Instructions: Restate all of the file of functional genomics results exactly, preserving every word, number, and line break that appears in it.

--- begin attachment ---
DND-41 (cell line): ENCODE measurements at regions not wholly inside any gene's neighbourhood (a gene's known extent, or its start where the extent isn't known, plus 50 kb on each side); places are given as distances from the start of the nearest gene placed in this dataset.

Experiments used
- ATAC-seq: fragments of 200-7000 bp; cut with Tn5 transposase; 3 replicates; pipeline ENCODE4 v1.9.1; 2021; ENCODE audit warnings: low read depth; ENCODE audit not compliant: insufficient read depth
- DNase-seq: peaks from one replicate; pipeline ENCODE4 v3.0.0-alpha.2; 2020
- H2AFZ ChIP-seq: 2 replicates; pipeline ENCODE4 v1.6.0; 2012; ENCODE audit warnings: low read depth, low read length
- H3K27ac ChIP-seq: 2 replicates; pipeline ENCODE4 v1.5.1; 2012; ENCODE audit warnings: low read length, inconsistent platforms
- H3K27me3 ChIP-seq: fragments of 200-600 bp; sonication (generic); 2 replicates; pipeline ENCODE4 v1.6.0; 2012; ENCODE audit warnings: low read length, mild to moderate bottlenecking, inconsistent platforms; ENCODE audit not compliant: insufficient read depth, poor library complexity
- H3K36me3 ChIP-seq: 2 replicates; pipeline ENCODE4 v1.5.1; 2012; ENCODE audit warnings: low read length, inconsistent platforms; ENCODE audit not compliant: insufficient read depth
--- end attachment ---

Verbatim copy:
DND-41 (cell line): ENCODE measurements at regions not wholly inside any gene's neighbourhood (a gene's known extent, or its start where the extent isn't known, plus 50 kb on each side); places are given as distances from the start of the nearest gene placed in this dataset.

Experiments used
- ATAC-seq: fragments of 200-7000 bp; cut with Tn5 transposase; 3 replicates; pipeline ENCODE4 v1.9.1; 2021; ENCODE audit warnings: low read depth; ENCODE audit not compliant: insufficient read depth
- DNase-seq: peaks from one replicate; pipeline ENCODE4 v3.0.0-alpha.2; 2020
- H2AFZ ChIP-seq: 2 replicates; pipeline ENCODE4 v1.6.0; 2012; ENCODE audit warnings: low read depth, low read length
- H3K27ac ChIP-seq: 2 replicates; pipeline ENCODE4 v1.5.1; 2012; ENCODE audit warnings: low read length, inconsistent platforms
- H3K27me3 ChIP-seq: fragments of 200-600 bp; sonication (generic); 2 replicates; pipeline ENCODE4 v1.6.0; 2012; ENCODE audit warnings: low read length, mild to moderate bottlenecking, inconsistent platforms; ENCODE audit not compliant: insufficient read depth, poor library complexity
- H3K36me3 ChIP-seq: 2 replicates; pipeline ENCODE4 v1.5.1; 2012; ENCODE audit warnings: low read length, inconsistent platforms; ENCODE audit not compliant: insufficient read depth